The Savings and Loan Industry: Current Problems and Possible Solutions

By Walter J. Woerheide | Go to book overview

9
Mergers and Conversions
Along with all of their financial problems in recent years, the SLA industry has been undergoing a rather steady structural change accomplished through mergers and conversions. In 1981, there were 217 mergers involving FHLBB member associations. This is up substantially from the total of 108 mergers in 1980 and the 37 mergers in 1979. 1 Mergers can be classified as voluntary or involuntary. Conversions involve either a change in the charter (federal to state or vice versa) or a change in legal structure (mutual to stock). The economic consequences of these structural changes can be analyzed by examining the empirical evidence as regards voluntary mergers, the issues involved in involuntary mergers, and the issue of why conversions occur and who benefits from them.
VOLUNTARY MERGERS: THE EMPIRICAL EVIDENCE
Ostensibly, a corporation enters into a merger because management believes the owners' wealth will be increased in some way. 2 Owners' wealth can be increased through increases in expected income and decreases in the level of risk of that income. The primary benefit usually attributed to mergers is that of synergy. Synergy occurs whenever the value of the whole is greater than the value of the parts individually. In the case of SLAs, synergy would most likely take the form of either economies of scale which lead to increases in expected income, or an efficient management team taking over a less efficient association.These types of motivation can easily be read into the responses obtained in a survey of acquiring SLAs in mergers. The top four responses were that they absorbed other SLAs in order to:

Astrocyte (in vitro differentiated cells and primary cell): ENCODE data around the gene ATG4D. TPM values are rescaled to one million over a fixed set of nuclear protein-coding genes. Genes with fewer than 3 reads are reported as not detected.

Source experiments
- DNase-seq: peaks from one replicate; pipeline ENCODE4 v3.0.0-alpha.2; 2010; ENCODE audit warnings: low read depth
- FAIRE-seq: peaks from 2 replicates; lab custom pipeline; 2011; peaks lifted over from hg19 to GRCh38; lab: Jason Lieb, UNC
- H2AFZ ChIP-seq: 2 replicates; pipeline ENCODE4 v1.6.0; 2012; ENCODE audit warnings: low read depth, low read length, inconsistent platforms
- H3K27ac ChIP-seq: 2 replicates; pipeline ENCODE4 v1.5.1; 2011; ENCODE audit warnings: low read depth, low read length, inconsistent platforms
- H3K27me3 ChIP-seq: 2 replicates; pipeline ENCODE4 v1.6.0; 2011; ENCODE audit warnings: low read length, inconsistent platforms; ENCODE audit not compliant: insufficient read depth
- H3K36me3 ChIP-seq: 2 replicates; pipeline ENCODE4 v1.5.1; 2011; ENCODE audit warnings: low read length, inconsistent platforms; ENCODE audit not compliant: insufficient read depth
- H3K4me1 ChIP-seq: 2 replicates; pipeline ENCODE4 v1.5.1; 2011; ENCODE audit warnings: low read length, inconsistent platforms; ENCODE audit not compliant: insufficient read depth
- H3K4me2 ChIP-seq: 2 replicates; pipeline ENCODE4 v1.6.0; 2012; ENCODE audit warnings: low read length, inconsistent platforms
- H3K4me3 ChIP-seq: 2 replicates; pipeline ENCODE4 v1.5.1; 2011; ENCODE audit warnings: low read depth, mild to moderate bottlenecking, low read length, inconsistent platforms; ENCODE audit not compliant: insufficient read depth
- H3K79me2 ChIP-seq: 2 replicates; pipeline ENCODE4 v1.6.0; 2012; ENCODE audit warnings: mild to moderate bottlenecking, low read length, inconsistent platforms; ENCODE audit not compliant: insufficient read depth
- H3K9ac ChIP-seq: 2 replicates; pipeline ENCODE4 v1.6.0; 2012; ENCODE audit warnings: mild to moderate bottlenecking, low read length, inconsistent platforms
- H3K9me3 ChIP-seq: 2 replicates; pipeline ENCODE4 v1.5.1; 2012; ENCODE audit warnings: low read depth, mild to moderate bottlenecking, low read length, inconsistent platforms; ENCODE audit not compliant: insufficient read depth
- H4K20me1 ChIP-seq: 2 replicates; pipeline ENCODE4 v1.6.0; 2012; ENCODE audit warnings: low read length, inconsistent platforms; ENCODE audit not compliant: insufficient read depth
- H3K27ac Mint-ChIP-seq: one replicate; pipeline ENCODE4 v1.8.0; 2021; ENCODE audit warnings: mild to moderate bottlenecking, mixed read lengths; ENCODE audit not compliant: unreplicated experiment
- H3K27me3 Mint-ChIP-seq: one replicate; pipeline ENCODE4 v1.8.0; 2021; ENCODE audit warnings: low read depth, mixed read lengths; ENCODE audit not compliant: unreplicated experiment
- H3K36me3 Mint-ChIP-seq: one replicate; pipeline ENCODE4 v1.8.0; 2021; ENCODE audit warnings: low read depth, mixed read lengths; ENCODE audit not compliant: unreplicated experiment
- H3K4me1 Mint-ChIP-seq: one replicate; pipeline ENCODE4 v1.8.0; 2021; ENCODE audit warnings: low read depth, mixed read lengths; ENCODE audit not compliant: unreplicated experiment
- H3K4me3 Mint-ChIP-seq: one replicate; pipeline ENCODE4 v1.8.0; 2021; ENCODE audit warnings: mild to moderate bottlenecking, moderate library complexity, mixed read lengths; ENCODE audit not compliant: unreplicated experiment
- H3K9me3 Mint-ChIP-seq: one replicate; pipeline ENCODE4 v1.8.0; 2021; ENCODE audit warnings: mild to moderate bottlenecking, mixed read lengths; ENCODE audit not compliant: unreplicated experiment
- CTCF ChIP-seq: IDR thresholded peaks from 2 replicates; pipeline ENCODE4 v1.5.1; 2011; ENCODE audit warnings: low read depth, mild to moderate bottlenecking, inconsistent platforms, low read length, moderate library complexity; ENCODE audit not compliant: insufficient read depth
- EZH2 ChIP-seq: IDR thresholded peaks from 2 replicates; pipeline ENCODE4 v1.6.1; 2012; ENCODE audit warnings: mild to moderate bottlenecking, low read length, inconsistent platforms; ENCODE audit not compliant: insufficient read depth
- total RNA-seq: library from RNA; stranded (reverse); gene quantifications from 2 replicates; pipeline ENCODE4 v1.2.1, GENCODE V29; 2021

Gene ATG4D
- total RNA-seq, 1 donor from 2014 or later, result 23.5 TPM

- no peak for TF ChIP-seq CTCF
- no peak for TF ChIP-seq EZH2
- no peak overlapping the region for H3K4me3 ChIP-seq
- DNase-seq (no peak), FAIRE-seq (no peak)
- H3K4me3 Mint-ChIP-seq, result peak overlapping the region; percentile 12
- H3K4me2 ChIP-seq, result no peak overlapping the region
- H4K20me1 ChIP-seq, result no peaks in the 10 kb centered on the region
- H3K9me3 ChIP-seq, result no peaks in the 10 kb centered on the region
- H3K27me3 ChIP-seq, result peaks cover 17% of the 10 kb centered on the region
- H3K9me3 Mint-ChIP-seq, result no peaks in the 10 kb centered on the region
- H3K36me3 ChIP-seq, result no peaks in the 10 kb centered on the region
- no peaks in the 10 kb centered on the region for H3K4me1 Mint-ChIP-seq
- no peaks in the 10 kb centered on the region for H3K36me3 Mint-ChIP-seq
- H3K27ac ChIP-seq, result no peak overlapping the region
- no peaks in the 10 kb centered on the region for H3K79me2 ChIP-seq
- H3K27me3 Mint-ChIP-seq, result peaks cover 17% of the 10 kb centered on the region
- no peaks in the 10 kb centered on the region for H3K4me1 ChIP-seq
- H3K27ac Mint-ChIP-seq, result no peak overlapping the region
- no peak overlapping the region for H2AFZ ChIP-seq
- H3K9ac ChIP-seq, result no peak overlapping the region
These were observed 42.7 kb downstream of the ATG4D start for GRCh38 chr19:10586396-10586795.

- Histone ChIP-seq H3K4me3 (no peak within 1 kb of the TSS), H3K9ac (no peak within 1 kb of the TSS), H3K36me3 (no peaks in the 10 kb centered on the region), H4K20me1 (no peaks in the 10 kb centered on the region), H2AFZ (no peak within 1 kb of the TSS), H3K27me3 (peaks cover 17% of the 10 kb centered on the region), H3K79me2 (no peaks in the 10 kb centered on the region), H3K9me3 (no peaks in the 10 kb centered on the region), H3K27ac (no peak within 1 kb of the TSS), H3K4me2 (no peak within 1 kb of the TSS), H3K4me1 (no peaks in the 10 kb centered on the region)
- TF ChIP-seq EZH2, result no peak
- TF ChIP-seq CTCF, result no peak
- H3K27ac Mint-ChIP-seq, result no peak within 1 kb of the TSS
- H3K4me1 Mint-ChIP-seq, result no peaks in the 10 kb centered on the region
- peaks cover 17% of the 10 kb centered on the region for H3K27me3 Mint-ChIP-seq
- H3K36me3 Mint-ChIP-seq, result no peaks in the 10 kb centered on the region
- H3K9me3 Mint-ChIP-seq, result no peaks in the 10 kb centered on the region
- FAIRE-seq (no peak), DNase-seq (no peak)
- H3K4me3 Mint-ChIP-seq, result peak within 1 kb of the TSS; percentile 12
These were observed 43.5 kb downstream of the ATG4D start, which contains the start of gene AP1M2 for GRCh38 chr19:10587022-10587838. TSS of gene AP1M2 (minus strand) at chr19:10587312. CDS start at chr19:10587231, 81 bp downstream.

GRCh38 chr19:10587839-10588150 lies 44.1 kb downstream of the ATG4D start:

1. become larger (able to make larger loans and improve service to the area),
2. gain a new branch with trained personnel at low cost,
3. grow or obtain a location for growth in a growing community, and
4. gain additional strength through increased size and additional reserves. 3

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The Savings and Loan Industry: Current Problems and Possible Solutions
Table of contents

Table of contents

  • Title Page iii
  • Contents vii
  • Tables ix
  • Acknowledgments xi
  • Introduction xiii
  • Note xv
  • Abbreviations xvii
  • 1 - History of the Federal Home Loan Bank System 3
  • Notes 23
  • 2 - The Determinants of Profitability for Savings and Loans 28
  • 3 - Measuring the Interest Rate Risk Exposure of Savings and Loans 49
  • Notes 67
  • 4 - Alternative Mortgage Instruments 70
  • Notes 97
  • 5 - Financial Futures and Forward Commitments 104
  • Notes 121
  • 6 - Consumer Lending 124
  • Notes 135
  • 7 - The Elimination of Interest Rate Ceilings 138
  • Notes 148
  • 8 - The Introduction of Now Accounts 152
  • Notes 160
  • 9 - Mergers and Conversions 163
  • SUMMARY AND CONCLUSIONS 184
  • 10 - The Future 189
  • Notes 195
  • Bibliography 197
  • Index 211
  • About the Author 217
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